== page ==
Last year I predicted that 2014 would be epic. I think the word "epic" is overused (thanks Maddox), but the breadth of living I did over this past year would qualify as epic, even under the strictest definition. I'll call 2014 "The Year of the Fire."
My intention to spend the year establishing a private practice was set aside in favor of getting my personal life together. I love my chosen profession (counseling), and can't wait to be doing it full time. That enthusiasm is tempered by the realization that to work with those in transition I need to be stable. Or at least enlightened enough to look beyond my own troubles and offer my full attention to someone else. In 2014 I was not. Graduating was a tough process that left me raw from self defense wounds. My personal life collapsed and I learned what it was like, yet again, to be loved with shallow conditionality.
So I left the country.
I left the country, and behaved selfishly, and indulgently - all in the name of past wounds. Those cuts and bruises were my excuse. I was the product of my past. I let those painful experiences pile up and finally topple over, crushing me and a few other people underneath.
In college we were told that a demonstrated change in behavior is evidence that learning has taken place. If you stick your hand back in the fire, you haven't learned. Not yet. But change takes time, and sometimes the scaffold that all your lessons have been placed on has to be torn down in order for that change to truly take place.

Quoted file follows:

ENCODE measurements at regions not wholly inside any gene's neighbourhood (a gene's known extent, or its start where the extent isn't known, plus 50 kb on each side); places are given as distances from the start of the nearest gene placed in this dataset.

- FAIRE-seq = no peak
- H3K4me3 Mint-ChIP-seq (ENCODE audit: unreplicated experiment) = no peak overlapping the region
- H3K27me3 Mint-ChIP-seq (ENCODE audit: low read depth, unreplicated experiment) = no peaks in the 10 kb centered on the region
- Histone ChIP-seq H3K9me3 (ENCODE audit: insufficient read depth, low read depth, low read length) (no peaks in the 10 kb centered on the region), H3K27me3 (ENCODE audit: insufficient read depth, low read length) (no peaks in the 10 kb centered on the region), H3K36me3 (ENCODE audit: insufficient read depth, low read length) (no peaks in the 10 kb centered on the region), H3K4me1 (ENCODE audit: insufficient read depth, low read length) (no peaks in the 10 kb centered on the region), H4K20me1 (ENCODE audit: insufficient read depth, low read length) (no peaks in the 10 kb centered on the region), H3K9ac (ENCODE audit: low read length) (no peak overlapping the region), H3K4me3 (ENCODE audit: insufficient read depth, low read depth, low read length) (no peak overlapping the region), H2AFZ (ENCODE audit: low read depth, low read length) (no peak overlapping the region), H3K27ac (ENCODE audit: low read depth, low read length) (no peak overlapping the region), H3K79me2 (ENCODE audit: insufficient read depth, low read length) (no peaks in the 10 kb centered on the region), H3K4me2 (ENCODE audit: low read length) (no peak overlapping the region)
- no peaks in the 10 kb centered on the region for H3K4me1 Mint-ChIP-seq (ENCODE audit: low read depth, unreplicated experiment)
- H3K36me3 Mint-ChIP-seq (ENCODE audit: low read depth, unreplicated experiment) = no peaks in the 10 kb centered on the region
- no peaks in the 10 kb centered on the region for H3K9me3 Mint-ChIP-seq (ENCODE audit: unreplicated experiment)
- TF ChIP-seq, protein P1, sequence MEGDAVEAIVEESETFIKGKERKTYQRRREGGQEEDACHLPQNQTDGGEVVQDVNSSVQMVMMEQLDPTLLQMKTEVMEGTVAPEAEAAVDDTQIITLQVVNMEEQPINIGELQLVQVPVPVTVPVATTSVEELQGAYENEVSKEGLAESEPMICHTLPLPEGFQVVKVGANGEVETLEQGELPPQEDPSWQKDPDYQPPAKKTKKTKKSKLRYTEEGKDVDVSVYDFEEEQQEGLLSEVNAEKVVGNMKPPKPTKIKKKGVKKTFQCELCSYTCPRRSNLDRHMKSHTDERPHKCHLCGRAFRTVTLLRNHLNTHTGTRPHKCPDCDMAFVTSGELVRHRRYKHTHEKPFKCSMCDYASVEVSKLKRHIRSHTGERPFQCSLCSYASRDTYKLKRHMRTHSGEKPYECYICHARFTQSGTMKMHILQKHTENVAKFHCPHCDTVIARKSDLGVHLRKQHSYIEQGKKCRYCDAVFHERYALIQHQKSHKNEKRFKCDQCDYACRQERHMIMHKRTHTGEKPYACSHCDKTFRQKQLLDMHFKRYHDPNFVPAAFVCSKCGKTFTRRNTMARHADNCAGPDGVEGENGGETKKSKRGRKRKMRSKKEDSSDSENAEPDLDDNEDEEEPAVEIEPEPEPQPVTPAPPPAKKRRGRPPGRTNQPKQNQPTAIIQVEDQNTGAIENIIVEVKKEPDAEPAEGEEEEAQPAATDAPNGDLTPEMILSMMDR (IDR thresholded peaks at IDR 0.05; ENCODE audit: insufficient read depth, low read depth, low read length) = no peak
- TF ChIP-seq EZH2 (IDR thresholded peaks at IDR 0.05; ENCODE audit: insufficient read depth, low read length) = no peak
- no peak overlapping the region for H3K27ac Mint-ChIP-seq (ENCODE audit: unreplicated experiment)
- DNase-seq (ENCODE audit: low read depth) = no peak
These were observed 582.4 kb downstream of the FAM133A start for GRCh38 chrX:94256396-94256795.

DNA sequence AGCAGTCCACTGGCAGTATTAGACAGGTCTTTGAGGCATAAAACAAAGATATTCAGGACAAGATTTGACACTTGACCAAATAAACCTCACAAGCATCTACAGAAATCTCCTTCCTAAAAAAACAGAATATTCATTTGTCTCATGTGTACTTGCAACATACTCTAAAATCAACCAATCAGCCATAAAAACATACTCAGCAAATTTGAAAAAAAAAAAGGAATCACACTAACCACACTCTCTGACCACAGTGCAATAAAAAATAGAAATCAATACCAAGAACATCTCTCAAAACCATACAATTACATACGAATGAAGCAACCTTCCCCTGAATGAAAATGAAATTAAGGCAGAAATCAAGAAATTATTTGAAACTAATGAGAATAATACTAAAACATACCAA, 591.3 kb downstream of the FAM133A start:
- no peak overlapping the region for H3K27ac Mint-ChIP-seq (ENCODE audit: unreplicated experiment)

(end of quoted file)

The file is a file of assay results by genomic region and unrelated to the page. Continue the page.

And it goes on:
Last year was the first time that I've articulated being grateful for painful experiences - the internship that broke my heart. This year I articulate it again: I am so grateful for the pain that finally tore down that rickety and damaged self concept and gave me the chance to build it up again in a way that makes me proud. I felt the past drop away like a heavy coat that I don't think I'll ever need to put on again.
2014 wasn't all hardship though, it had some of the highest highs I've ever experienced. The contrast between the two has helped me sort out the kind of person and life I want to create for myself. We are so small in this huge world, but being alive is so... epic. That scantily clad warrior woman from 2013 battled her way through 2014, and emerged with scars so beautiful they almost look like paintings...
This is the part where I look back on my "resolutions" and see what I actually did over the year. I'm actually a bit nervous to look - considering how differently everything went...
1. FINISH THE BOOK! - Nope. No dice, but I have an illustrator who is interested and a few friends to help inspire me. 2015 might be the year!